NAFTA versus Bilateral Trade

NAFTA may be too complex to save given the different economic, wage and social structures of Canada the United States and Mexico.  We might simply take the existing agreement and break it down into the sections dealing with each country’s trade, dividing it into six bilateral agreements.  Each of the three countries to make an agreement with the other two, following the same wording and intent from the relevant portions of the existing NAFTA agreement.  Then negotiate.

Regardless, the Trump Administration seems determined to rip up the NAFTA agreement and start a trade war based on their arbitrary tariffs on the Canadian softwood industry last spring, and the blatantly ridiculous 300% tariff on Canada’s one remaining aviation company. The United States has complained several times over the past decade on softwood lumber and each time arbitration has sided with Canada.  Canada says they will retaliate in-kind, however similar dollar sanctions to the U.S. is almost meaningless as Canada’s economy is only one-tenth the size of the U.S. economy.  Canada must do more to be heard.

Boeing aviation complained to the International Trade Commission, part of the U.S. Commerce Department  that they believed Bombardier was selling CS-100 planes to Delta Airlines below cost, and asked for a tariff of approximately 75%.  The Commerce department without evidence or justification implemented a 300% tariff on the airplane, jeopardizing the entire Canadian Aviation Industry. It is interesting to note that Boeing was trying to sell used Brazilian E190 aircraft to Delta, which they had earlier taken in trade on the sale of Boeing jets to Air Canada. What irony?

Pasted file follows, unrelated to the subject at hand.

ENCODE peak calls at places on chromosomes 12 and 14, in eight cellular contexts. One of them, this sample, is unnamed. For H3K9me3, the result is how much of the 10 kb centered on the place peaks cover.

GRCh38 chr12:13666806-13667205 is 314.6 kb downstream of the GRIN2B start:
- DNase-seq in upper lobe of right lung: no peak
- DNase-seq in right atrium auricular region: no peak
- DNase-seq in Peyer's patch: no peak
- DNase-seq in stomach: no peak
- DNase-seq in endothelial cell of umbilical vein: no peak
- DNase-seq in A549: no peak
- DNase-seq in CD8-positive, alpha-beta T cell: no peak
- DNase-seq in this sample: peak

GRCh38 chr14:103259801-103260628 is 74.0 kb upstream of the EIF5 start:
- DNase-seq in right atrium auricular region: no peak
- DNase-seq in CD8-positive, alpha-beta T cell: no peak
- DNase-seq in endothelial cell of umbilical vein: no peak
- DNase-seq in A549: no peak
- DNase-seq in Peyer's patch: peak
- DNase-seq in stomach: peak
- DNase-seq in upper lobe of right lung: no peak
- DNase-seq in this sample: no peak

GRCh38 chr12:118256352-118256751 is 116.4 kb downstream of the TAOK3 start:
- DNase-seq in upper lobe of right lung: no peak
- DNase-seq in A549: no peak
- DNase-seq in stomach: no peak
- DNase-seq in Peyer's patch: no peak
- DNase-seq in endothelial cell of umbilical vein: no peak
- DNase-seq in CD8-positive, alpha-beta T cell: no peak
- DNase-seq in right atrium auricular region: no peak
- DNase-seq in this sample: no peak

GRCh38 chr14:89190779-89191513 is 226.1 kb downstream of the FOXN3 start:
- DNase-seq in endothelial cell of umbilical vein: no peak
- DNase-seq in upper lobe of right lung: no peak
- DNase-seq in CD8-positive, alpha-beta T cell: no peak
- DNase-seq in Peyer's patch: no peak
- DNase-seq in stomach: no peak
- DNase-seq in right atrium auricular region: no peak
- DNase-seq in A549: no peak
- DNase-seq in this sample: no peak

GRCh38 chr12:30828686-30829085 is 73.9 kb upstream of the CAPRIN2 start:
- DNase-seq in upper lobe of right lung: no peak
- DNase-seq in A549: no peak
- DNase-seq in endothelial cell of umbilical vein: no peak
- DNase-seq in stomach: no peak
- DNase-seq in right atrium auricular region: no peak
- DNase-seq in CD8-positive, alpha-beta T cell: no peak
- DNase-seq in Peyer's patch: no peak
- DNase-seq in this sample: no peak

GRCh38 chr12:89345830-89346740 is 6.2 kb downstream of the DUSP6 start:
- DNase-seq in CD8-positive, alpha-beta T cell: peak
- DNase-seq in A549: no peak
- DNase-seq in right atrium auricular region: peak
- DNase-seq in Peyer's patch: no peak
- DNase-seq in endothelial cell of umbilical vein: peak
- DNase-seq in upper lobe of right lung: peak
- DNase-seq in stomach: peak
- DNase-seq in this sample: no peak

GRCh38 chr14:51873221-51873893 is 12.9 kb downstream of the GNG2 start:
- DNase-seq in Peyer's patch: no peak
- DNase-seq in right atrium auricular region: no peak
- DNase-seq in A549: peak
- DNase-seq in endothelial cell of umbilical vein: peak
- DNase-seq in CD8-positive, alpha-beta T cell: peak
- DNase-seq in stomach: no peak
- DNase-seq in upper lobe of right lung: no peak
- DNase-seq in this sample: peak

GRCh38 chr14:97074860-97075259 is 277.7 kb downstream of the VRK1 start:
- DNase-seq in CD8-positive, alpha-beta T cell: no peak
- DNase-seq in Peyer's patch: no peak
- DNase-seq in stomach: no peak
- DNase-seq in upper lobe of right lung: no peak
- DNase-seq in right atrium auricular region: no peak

Bottom line is that Boeing cannot claim being injured at all, as they do not manufacture a 100 to 110 seat aircraft.  The closest size jet that Boeing produced was the 717, and they ended production of that aircraft 10 years ago.  Delta has a right to buy any new jet they want, and any similarity to a used aircraft of another manufacturer is not even imaginable.

This shows clearly what the Trump Administration is trying to do to Canada. This is no longer Boeing versus Bombardier, it is the whole Canadian Aviation Industry.  See the earlier Post; “United States attacks Canadian Aviation Industry with 300% tariff”, to see how Canada was manipulated to scrap the AVRO Arrow fighter aircraft in the late 1950’s, which virtually wiped out an industry. Canada must respond.


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